Since the United Kingdom voted to leave the European Union at the end of June, a discussion has been unfolding regarding the direction which this project should take. Regardless that such change only ever occurs after the fact — in this case, the belief that the EU needs reform was only publicly acknowledged by those in power after the UK referendum, although this has surely been apparent for a long time — the content of these discussions is both interesting and promising. And despite the divide which is slowly etching its way through public and private spheres alike, severing the propagators of an ‘ever closer union’ from those who wish to regress, politically speaking, to the smallest functional (national) unit, there is something distinctly opportunistic about the current societal ethos.
Unfortunately, the progress of the former, that is of those attempting to unite the countries of the EU on a political basis, is stalling; obstructed by the populist phenomenon that has led to the birth of, or else must be the result of, a new era: ‘postfactualism’ (which is unfortunately more commonly referred to as ‘post-truth’). This is a climate no longer shaped predominantly by facts; a climate in which opinions and interpretations are no longer anchored to a relatively close, factual proximity. Rather, it is a climate in which emotionalised arguments cloud their falsity; in which whole elections hinge on a single topic, ignoring many others in the process. It is, in other words, the situation of a bully on the playground, who get their way not because they are right, but because they can shout louder, or are physically stronger, or, at the very least, have managed to discredit the opposing side.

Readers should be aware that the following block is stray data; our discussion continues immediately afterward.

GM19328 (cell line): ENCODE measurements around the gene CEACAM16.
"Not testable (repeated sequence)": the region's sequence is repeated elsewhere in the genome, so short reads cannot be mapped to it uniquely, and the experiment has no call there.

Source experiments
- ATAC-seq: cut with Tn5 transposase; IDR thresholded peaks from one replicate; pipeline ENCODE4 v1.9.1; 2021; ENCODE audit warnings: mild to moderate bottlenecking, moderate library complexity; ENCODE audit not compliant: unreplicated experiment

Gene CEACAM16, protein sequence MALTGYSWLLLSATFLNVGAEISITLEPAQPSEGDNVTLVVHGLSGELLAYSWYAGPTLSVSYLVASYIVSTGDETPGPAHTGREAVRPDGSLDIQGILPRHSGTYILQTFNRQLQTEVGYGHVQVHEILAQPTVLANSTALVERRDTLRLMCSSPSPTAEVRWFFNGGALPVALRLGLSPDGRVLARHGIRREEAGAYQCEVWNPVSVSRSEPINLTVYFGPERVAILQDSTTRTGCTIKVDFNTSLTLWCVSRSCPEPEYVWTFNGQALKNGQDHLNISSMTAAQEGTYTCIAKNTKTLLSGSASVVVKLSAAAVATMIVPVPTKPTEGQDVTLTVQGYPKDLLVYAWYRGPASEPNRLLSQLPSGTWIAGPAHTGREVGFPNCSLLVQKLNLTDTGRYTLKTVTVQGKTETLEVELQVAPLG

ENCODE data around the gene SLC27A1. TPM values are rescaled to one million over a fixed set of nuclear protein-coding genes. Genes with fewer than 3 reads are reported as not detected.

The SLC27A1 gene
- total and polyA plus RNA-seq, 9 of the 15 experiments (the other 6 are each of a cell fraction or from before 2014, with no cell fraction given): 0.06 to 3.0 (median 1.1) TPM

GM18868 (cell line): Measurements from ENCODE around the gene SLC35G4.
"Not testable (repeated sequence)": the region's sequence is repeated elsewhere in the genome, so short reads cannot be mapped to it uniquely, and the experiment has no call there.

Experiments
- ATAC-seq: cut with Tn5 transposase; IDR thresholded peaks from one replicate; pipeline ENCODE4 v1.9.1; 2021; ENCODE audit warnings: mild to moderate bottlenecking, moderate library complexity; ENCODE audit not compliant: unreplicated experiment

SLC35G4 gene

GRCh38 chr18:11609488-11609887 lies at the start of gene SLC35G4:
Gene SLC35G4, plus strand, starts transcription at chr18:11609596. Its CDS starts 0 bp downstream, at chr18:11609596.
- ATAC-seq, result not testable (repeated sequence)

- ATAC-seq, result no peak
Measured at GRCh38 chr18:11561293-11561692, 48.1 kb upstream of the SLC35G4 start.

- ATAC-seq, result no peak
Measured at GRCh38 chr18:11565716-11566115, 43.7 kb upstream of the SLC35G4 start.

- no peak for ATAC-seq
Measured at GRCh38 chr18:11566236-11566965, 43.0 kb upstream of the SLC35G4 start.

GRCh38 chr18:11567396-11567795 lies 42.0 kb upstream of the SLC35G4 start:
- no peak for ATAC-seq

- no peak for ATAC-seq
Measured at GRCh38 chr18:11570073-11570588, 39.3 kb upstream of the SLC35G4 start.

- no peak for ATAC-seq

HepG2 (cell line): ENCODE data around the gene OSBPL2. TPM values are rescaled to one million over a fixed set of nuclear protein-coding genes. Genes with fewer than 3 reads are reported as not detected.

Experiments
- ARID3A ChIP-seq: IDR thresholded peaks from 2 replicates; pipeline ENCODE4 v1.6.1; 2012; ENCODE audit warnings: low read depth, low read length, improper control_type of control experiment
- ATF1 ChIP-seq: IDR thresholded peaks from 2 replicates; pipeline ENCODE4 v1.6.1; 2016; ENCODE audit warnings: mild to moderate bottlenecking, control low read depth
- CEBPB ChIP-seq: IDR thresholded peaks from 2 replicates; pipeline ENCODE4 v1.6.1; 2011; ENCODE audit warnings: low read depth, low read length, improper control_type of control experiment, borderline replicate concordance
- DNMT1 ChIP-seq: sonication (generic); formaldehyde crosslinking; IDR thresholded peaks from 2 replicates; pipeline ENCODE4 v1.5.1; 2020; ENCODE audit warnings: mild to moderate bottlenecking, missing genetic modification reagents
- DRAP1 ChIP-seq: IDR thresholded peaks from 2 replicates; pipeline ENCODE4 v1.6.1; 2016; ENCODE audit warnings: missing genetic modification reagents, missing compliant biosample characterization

Yet merely positing a link between postfactualism and the desire to regress does little to help our understanding of this phenomenon. It is necessary to eschew blind acceptance and dig a little deeper, thereby asking ourselves the following: where did this movement come from? Why is the support for this phenomenon far greater on the outskirts of and beyond urbanised centres; culturally rich cities which have become almost irreplaceable as the playground for liberal indulgences. Varying explanations for this are in circulation; some realistic, others a little more far-fetched. But there is a relatively stable common denominator: a sense of exclusion by the hegemony of liberal elitism, which has taken power and refuses to let go of it — ‘changes’ of power from a centre-right to centre-left government, or likewise a rearrangement of a ruling coalition, thereby correctly excluded.
Emerging from all of this, and whilst keeping the aforementioned in mind: how can this phenomenon be countered? How can the wish to regress be subdued, and thus the desire for more unity increased? Or to address the issue directly: what do people have against the evolution towards a United States of Europe (USE)?